Wrongful Death Lawsuit Filed Against Cleveland Police Officer Who Shot and Killed Desmond Franklin

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click to enlarge Demonstrators at a march for Desmond Franklin in June, 2020. - Sam Allard / Scene
Sam Allard / Scene
Demonstrators at a march for Desmond Franklin in June, 2020.

The father of Desmond Franklin this week filed a wrongful death lawsuit against Cleveland police officer Jose Garcia, who shot and killed Franklin on April 9, 2020 while off duty.

A Cuyahoga County grand jury in February declined to bring charges against Garcia. The case was presented by the office of Ohio Attorney General Dave Yost.

Yost said officer Jose Garcia was on his way to work when he encountered Franklin and a juvenile engaged in potential criminal activity outside a convenience store on Forestdale Avenue in Cleveland's Brooklyn Centre neighborhood.


Garcia saw the pair stealing a box of pop from a truck. There was a brief verbal exchange. According to Yost, Garcia was acting as a private citizen and took no action to enforce the law.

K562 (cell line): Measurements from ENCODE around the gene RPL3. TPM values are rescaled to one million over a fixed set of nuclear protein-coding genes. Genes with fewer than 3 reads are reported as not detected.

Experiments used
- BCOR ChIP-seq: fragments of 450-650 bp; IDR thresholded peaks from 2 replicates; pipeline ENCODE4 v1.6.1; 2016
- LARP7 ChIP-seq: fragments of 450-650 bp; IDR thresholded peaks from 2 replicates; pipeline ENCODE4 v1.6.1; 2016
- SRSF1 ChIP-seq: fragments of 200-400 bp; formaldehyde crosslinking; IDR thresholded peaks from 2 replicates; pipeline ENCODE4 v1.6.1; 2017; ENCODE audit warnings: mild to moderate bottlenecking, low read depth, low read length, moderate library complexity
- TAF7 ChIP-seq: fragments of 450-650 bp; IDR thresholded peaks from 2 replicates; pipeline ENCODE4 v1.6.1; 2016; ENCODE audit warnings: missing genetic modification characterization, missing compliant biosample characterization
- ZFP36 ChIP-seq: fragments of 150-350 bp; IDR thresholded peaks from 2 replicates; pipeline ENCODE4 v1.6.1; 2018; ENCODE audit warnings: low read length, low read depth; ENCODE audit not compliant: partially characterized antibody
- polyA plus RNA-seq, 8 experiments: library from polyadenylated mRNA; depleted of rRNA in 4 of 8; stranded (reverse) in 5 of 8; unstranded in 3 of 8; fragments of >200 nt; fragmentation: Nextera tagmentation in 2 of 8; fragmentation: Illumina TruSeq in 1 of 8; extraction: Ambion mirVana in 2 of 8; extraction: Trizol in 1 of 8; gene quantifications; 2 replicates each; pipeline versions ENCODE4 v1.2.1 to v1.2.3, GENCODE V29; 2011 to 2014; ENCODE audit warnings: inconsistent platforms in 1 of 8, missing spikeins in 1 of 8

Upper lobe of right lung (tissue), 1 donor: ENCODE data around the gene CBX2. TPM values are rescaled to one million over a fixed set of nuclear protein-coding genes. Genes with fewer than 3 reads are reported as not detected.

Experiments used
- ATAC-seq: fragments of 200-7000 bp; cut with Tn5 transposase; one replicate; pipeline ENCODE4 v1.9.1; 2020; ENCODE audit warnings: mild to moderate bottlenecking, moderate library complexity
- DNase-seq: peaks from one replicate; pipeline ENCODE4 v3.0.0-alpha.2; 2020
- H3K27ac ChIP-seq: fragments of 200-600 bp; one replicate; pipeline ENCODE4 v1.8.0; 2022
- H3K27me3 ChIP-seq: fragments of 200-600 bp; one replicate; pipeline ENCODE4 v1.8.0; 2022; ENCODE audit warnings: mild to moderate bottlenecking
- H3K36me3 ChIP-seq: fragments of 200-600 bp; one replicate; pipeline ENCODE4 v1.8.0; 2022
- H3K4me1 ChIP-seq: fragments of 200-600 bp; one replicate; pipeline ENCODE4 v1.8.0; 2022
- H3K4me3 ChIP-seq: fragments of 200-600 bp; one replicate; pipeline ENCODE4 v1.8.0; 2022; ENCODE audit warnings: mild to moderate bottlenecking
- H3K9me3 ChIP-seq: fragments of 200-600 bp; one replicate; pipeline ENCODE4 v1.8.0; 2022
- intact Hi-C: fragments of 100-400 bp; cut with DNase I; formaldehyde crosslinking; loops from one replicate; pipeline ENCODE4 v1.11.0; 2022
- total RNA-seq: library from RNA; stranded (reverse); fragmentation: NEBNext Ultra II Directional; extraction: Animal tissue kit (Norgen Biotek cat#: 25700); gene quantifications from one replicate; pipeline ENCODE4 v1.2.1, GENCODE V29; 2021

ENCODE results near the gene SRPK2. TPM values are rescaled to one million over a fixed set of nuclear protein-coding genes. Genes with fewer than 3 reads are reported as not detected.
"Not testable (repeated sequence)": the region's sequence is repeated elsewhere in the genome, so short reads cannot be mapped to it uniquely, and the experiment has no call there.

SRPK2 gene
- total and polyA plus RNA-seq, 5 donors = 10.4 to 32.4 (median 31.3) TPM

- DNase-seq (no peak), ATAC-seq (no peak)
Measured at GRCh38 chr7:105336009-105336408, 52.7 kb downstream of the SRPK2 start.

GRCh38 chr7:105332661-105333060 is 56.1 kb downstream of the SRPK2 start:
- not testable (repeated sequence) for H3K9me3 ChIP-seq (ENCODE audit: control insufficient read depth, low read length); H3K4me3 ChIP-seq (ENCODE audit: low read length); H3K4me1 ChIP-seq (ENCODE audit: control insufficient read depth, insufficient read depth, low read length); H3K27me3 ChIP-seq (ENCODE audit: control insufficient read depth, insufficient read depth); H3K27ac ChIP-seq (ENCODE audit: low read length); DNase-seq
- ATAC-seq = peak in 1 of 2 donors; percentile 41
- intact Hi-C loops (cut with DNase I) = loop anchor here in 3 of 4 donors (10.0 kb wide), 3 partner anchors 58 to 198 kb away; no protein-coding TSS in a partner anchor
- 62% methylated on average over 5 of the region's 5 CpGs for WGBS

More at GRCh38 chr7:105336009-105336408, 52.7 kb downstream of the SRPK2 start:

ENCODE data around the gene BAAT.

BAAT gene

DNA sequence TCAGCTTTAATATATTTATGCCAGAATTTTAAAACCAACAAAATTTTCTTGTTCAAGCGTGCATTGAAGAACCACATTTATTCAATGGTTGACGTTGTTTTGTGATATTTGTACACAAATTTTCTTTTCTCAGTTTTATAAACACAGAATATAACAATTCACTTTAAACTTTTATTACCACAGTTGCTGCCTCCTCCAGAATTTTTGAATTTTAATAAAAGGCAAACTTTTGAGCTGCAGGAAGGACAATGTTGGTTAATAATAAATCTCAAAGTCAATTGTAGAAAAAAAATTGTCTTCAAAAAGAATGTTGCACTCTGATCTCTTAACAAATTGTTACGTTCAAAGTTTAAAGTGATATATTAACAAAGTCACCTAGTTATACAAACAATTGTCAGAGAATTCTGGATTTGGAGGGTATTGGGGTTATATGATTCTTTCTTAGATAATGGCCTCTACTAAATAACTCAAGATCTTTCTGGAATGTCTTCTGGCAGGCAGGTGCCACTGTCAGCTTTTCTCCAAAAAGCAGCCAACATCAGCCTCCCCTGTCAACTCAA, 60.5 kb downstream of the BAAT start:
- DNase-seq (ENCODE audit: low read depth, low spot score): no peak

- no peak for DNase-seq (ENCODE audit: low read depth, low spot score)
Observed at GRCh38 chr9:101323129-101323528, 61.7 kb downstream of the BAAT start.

Garcia then left the scene, and Franklin pursued in his vehicle. As the two were driving alongside each other, Garcia said that Franklin pointed a gun at him, which prompted him to fire at Franklin. He fired five shots, killing him with a shot to the head.

The juvenile with Franklin confirmed that he had given Franklin a gun, and a loaded gun was found in Franklin's car. But it has not been corroborated that Franklin pointed it at Garcia and according to the lawsuit, no evidence exists that it was fired at the officer, who nonetheless said in a 911 call that Franklin had shot at him.

Cleveland Police announced in May there would be no administrative charges or punisment against Jose Garcia.

In a press release, Cleveland Police Chief Calvin Williams said that his decision to file no charges came after a "thorough administrative review" by the division's Internal Affairs Unit, which determined that Garcia did not violate any policies, rules or regulations.

The City of Cleveland is still in the midst of an administrative review of Garcia's actions.

“He went beyond what a police officer in that situation should be doing,” Terry Gilbert, who is representing the family, told Cleveland.com. “He should have just called an on-duty police officer. He took the law into his own hands, which led to this terrible tragedy.”

A copy of the complaint can be found here.

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